Session Co-Organizers: Jodi Byrd (American Indian Studies/English), Samantha Frost (Political Science/Gender & Women's Studies), Radhika Govindrajan (Anthropology), Susan Koshy (Unit for Criticism), and Trish Loughran (English/History)
Over the last three decades, scholars across the humanities, social sciences, and STEM disciplines have begun to question the ramifications of anthropocentrism within Western philosophy and to reconsider the role the nonhuman might play within conceptualizations of affect, being, and relationality. Work in this area includes posthumanism, speculative realism, object-oriented ontology, affect, new materialism, and interspecies relations, all of which have emerged to address the plasticities of systems and networks that inform how we think about the world in the 21st century. The readings for the seminar will explore these theories, examining how the category of the nonhuman addresses questions of ecology, animacy, matter, gender, and performativity from anthropology to videogame studies. Some of the questions we will discuss include: What is the non-human turn and how do its varieties relate to one another? How does this turn to the nonhuman reframe questions of the cultural and the political? What happens to issues of race, sexuality, gender, colonialism, and indigeneity when objects displace humans as the center of inquiry? And how do digital worlds, with their emphasis on the programmatic level of code, inform how objects, networks, and systems are theorized and experienced?
Graduate student participants are invited to submit, at the end of the seminar, brief position papers (2-4 double-spaced pages) that address a question, idea, or methodological approach related to the core readings. The goal of these papers will be to articulate the role that the turn from the human towards objects, things, networks, actors, code, animals, materialisms, etc. plays or might play in the participant's current research (dissertation, paper, etc.). A two-hour workshop will meet two weeks after the conclusion of seminar to discuss these position papers and will be led by Jodi Byrd, Sam Frost, Radhika Govindrajan, Susan Koshy, and Trish Loughran.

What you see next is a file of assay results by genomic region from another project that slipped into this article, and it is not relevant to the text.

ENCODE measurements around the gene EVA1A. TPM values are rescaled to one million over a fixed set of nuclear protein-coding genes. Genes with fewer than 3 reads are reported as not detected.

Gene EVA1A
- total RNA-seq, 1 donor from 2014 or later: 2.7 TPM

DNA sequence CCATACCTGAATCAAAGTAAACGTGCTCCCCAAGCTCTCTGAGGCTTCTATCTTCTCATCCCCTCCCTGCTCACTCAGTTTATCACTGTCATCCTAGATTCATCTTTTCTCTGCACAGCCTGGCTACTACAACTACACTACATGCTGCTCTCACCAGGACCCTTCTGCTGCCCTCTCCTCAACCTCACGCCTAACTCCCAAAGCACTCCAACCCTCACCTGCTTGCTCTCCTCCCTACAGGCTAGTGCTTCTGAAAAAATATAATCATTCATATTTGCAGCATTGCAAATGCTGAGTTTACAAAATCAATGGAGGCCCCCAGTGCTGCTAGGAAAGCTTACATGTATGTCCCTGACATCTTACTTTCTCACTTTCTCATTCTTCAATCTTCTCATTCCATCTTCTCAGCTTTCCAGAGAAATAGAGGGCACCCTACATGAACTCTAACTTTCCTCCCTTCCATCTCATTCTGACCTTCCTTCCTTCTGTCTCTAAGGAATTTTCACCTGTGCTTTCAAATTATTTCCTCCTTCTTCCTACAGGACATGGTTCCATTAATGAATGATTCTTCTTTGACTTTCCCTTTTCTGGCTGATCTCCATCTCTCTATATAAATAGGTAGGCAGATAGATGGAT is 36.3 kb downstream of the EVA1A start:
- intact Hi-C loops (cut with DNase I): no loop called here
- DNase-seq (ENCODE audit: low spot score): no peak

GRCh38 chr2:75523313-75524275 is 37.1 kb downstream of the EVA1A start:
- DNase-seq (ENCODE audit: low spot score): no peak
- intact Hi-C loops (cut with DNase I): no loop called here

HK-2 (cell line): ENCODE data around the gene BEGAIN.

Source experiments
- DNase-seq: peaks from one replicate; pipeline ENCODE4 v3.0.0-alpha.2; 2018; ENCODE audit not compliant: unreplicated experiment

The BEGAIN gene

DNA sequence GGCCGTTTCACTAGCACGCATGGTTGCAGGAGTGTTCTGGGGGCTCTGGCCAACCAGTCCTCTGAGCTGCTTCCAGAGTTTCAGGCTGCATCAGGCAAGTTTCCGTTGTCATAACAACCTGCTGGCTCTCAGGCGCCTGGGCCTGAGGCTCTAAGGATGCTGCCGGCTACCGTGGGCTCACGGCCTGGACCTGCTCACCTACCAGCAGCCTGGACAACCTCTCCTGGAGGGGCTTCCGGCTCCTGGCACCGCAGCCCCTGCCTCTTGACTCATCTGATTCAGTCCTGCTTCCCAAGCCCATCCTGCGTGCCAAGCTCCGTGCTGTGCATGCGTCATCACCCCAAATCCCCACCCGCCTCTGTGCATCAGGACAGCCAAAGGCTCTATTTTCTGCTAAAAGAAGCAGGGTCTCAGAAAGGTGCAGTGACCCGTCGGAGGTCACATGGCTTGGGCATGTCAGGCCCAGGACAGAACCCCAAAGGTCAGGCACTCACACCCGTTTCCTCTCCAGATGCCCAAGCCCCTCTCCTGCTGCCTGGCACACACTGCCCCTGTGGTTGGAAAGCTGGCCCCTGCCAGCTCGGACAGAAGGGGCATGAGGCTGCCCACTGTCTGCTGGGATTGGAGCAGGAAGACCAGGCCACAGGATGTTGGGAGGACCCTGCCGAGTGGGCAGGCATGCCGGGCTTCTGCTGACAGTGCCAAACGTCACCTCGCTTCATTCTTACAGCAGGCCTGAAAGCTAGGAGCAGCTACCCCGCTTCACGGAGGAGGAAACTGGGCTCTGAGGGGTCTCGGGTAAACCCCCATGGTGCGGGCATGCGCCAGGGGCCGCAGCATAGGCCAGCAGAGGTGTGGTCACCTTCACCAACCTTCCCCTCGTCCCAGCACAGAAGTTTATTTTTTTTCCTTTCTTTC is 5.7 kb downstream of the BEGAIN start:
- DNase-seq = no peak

To register for the seminar, please email email@example.com or firstname.lastname@example.org.
Graduate Student Workshop
Monday, April 20
"The Beast of America: Sovereignty and the Anarchy of Objects"
Spring 2015 Unit for Criticism Distinguished Faculty Lecture by Jodi Byrd (American Indian Studies/English)
Introduction by Trish Loughran (English/History)Response by Kevin Hamilton (New Media)
Close-reading texts including Irrational Games's 2013 Bioshock Infinite, this talk will consider how sovereignty enacts its juridical violence in the spaces between beast and human, savage and civilized. With the rise of object-oriented theory within videogame studies, questions about the structures of settler colonial governance persist in the spaces between representation and play. Engaging some of the recent conversations in queer theory and critical indigenous studies, this talk will offer insights into the nature of sovereignty and the discourses of colonialism that continue to be inflected by the presence of indigenous peoples.